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Low base effect pushes up IIP; cheaper food cools inflation

Manufacturing sector output surged 25.8 per cent in March 2021, while mining output rose 6.1 per cent and power generation increased by 22.5 per cent in March.

By: ENS Economic Bureau | Mumbai |
Updated: May 13, 2021 4:00:43 am

India’s industrial production grew by 22.4 per cent in March on the back of a low base effect from last year when the country had enforced nationwide lockdown to counter the spread of Covid-19 pandemic, data released by National Statistical Office (NSO) on Wednesday showed. Index of Industrial Production (IIP) had recorded a contraction of 18.7 per cent in March 2020.

Cumulatively, the industrial output recorded a contraction of 8.6 per cent in 2020-21 as against a contraction of 0.8 in 2019-20. Before the impact of the second wave of the pandemic, the index value of the IIP, however, showed improvement on a sequential basis, rising to 143.3 in March from 129.6. At these levels, the IIP is 0.5 per cent lower than the pre-pandemic level of 144.1 in March 2019.

Manufacturing sector output surged 25.8 per cent in March 2021, while mining output rose 6.1 per cent and power generation increased by 22.5 per cent in March.

Going ahead, IIP is likely to take a hit due to the impact of the second wave of the pandemic, economists said. “In level terms the factory output in March 2021 is 106.9% of the pre-COVID period (February 2020). At broad based classification the manufacturing, electricity and mining output came in at 104.6%, 117.1% and 112.7% of the pre-COVID period… now with the second wave of COVID pandemic and associated local/partial lockdowns/curfew, it is unlikely that factory output will get any better in the near term. It is quite likely that there would be an adverse impact on the factory output over the next few months, yet the factory output on yoy terms would look good in 1QFY22 mainly due to the base effect,” Devendra Kumar Pant, Chief Economist, India Ratings & Research said.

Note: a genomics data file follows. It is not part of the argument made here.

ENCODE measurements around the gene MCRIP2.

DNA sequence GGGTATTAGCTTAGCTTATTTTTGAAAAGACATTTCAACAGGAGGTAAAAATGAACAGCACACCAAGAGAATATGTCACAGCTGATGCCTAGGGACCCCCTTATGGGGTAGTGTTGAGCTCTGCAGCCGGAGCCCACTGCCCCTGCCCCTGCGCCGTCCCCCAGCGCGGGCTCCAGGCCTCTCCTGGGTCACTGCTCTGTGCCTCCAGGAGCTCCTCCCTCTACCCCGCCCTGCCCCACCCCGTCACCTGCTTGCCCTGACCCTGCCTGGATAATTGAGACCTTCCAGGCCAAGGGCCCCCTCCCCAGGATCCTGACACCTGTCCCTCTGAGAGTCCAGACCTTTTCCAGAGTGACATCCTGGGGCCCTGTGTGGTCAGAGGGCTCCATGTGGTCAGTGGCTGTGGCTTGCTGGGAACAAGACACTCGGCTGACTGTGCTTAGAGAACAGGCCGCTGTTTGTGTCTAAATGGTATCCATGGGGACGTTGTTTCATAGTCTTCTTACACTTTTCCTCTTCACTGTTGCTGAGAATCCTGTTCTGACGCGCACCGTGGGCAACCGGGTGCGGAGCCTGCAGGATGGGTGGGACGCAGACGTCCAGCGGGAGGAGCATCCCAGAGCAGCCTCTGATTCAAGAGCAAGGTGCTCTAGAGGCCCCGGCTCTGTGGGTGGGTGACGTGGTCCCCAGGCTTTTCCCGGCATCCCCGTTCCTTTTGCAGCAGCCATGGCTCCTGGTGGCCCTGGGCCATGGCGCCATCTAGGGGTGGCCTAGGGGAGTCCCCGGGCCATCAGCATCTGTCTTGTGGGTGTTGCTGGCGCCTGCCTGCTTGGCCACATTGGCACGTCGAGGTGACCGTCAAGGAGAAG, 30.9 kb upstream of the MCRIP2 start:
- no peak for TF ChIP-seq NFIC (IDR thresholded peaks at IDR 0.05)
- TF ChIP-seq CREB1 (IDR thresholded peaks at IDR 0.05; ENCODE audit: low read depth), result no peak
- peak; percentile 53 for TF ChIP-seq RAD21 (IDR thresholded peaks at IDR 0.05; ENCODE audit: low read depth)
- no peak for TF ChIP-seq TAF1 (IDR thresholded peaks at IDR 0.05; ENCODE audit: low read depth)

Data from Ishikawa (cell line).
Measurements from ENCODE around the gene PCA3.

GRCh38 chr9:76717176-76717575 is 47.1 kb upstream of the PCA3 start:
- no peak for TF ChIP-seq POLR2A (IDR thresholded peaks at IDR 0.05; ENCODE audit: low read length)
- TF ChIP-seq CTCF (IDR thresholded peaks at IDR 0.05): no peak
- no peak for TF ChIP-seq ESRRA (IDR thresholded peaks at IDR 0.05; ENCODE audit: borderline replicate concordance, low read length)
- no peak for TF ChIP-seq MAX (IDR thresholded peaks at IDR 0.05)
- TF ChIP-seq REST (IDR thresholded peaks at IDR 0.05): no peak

Expained

Weak demand conditions

Weak demand conditions have started reflecting in economic data. Retail inflation rate eased despite impact of higher fuel prices as core inflation — the non-food, non-fuel inflation component — which declined to a 10-month low of 5.43 per cent in April.

Separately released data on inflation showed retail slowing to 4.29 per cent in April from 5.52 per cent in March, mainly due to lower food prices. Food inflation rate eased to 2.02 per cent in April from 4.87 per cent in March this year.

The low food inflation was primarily led by deeper deflation in cereals and products to (-)3.0 per cent in April from 7.8 per cent in April last year and higher sequential deflation in vegetable prices to (-)14.2 per cent in April as against 23.6 per cent in April last year. Higher inflation was recorded in April for fuel and light at 7.9 per cent and health at 7.8 per cent. Health inflation has increased sharply due to COVID related expenses and has been more than 5 per cent since October 2020.

Weak demand conditions have started reflecting in core inflation — the non-food, non-fuel inflation component — ,which declined to 10-month low of 5.43 per cent in April.

“This fall is in spite of an increase in the inflation rate in the category of fuel and light. This pattern is indicative of the fact that while a cost push inflation is still operating through petroleum prices, lower demand for food and beverages, clothing and footwear, transport and communications and miscellaneous goods have driven the overall inflation down. The policy message is that the government needs to support demand without getting excessively concerned about the pressure on prices of petroleum products,” D K Srivastava, Chief Policy Advisor, EY India said.

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